So what’s Moreland’s solution to this impasse? The first step is the same one that Henry David Thoreau posed in Walden, another work about an artist intentionally isolating with the purpose of pursuing a deeper truth: “Simplify, simplify, simplify”. No shows for a whole year. No smartphone. No studio time. No additional musicians. Strip things away and let inspiration emerge. On a musical level, the result is a raw, straightforward sound. Moreland leaves a lot of space in these songs. To hammer home the folk immediacy, he includes some new-for-him instrumentation, most prominently on two haunting instrumental interludes that he tracked live with a field recorder during late-night country drives. (Who knew that, on top of everything else, Moreland plays the mandolin and fiddle?) The result is that, when Moreland sings “The more you say, the less it means” on the track of that title, it has the feeling of being a sort of personal mantra.

By doing all of that simplifying, Moreland creates space to invite the muse back in - a process that he narrates in a pair of gorgeous invocations that kick off Side Two of the album, “Blue Dream Carolina” and “Silver Sliver” (the latter of which was also tracked live with a field recorder). He begins the side with what is perhaps the record’s most poignant verse:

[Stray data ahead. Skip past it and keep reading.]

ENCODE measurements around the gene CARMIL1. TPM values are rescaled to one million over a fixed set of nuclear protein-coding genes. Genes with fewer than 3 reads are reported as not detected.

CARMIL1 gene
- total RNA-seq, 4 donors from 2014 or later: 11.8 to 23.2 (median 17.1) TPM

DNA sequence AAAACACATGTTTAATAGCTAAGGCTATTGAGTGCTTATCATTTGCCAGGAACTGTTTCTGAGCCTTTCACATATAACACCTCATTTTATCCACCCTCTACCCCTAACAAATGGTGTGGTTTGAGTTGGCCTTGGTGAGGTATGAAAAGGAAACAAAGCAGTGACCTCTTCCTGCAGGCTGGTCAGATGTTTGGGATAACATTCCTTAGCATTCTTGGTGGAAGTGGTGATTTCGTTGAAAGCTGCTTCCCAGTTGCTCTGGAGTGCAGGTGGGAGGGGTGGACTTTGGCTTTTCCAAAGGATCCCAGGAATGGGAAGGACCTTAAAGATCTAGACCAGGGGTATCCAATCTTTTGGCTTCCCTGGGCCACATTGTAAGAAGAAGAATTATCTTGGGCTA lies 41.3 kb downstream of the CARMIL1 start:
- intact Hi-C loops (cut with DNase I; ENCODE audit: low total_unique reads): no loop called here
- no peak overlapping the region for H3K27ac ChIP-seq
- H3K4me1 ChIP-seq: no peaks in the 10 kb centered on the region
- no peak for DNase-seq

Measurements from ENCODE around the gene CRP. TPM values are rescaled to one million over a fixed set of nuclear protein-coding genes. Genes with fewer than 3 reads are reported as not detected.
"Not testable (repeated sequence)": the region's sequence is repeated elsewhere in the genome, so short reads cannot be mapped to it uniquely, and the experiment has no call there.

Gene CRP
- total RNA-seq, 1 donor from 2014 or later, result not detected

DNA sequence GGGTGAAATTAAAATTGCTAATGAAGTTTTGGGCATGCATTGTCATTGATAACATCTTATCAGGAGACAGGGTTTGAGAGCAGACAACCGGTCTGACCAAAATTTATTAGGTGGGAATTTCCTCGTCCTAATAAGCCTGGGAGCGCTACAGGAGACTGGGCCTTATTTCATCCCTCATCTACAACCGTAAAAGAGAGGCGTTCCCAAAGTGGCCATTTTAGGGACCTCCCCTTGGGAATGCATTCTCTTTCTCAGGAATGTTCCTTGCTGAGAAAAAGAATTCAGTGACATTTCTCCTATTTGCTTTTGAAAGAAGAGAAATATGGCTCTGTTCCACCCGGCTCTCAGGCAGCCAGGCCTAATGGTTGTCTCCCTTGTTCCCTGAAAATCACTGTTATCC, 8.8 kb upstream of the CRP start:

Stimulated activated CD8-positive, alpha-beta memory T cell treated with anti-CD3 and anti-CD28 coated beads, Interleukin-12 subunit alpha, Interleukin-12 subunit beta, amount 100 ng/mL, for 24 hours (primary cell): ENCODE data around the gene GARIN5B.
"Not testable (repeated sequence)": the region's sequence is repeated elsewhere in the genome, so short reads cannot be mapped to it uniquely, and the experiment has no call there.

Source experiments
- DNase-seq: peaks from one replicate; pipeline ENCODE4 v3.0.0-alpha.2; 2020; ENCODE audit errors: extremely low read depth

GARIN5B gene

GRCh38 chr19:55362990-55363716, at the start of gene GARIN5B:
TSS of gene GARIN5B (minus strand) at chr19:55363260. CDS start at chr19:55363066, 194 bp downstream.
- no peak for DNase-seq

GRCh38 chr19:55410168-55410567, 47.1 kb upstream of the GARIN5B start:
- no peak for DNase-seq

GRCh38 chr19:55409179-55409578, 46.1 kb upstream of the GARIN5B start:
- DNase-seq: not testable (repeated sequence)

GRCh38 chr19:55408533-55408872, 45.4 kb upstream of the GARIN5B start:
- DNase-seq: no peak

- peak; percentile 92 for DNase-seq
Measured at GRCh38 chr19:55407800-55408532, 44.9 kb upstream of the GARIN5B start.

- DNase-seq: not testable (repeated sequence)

Blue dream Carolina, remind me why I do this

Tell me what the truth is, don’t tell me who to be

I don’t have to tell you this life is plenty painful

Here comes my fallen angel, falling down on me

By the end of this verse, his muse, his “fallen angel”, has returned to him, now a little worse for the wear. And by the end of the album, Moreland even seems to have resolved some of the internal struggles that led to his year off the road, as is revealed in a fiery couplet that signals his recommitment to a relentless pursuit of the truth: “I will not be your puppet or your payment / Your easy entertainment, for I’ve made amends to me.” Moreland has grieved and rested and come out on the other side with a new world-weariness and hard-won wisdom.

But there is another path he could have taken. On his Petty-esque ode to despair “One Man